- Additional buyer’s stamp duty (ABSD)
What Is Loan to Value (LTV) Limits?
LTV is the housing loan quantum a bank or financial institution is willing to offer as a percentage of the property’s valuation. Measures to lower the Loan-to-Value (LTV) Limit and Raising the Minimum Cash Down Payment on Housing Loans Granted by MAS-Regulated Financial Institutions for the Purchase of Residential Property was also in effect in 2013.
The Monetary Authority of Singapore (MAS) will restrict the tenure of loans granted by financial institutions for the purchase of residential properties. MAS’ move is part of the Government’s broader aim of avoiding a price bubble and fostering long term stability in the property market.
LTV depends on whether this is your first, second or subsequent mortgage and your loan tenure.
LTV Limits Summary
|No Outstanding Residential Property Loan||60% (an absolute limit of 35 years on the tenure of all loans for residential property. This will apply to loans to both individual and non-individual borrowers)|
|Individuals Obtaining a 2nd Housing Loan||50% or 30% (if the tenure exceeds 30 years or the loan period extends beyond the borrower’s retirement age of 65)|
|Individuals obtaining 3rd or subsequent housing loans||40% or 20% if the loan tenure exceeds 30 years or the loan period extends beyond the borrower’s retirement age of 65|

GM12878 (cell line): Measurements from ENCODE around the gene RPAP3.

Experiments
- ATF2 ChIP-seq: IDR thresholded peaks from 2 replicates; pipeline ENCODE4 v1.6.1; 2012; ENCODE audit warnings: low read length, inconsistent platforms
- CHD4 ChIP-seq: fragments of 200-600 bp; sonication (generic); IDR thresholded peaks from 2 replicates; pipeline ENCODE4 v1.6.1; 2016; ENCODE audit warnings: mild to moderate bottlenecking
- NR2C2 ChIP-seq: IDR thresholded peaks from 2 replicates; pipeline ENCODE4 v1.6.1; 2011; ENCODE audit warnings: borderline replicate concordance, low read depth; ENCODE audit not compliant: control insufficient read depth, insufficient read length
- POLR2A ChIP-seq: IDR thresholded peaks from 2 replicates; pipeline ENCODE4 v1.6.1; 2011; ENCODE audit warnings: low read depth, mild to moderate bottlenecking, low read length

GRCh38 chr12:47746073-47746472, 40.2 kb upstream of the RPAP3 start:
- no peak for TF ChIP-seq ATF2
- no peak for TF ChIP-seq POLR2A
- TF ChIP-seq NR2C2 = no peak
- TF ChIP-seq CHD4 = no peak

This means that a buyer looking for a second housing loan, and one that extends beyond 30 years or his retirement age (set at 65), can only borrow up to 30% of the value of the property, subject to TDSR.
If the property’s value is $1M, the individual can only borrow up to $300,000; extending it to 30 years means $10,000 / year at $833.33/month. Based on TSDR of 60%, with outstanding credit card bill and car loan monthly repayment of $300, the individual’s monthly salary must not be lower than $2000. Otherwise, he/she can borrow less than $300,000.
Changes in LTV Limits
The new limits will apply to loans for properties where the Option to Purchase is granted on or after Jul 6.
Borrowers will now only be able to borrow up to 55% if the loan tenure is more than 30 years or extends past age 65.
|No Outstanding Residential Property Loan||55% (an absolute limit of 35 years on the tenure of all loans for residential property. This will apply to loans to both individual and non-individual borrowers)|
|Individuals Obtaining a 2nd Housing Loan||45% or 25% (if the tenure exceeds 30 years or the loan period extends beyond the borrower’s retirement age of 65)|
|Individuals obtaining 3rd or subsequent housing loans||35% or 15% if the loan tenure exceeds 30 years or the loan period extends beyond the borrower’s retirement age of 65|
The government has determined that property market measures remain necessary to promote a sustainable residential property market and financial prudence among households.
And in order to maintain a stable and sustainable property market, it would continue to monitor and adjust its policies as necessary.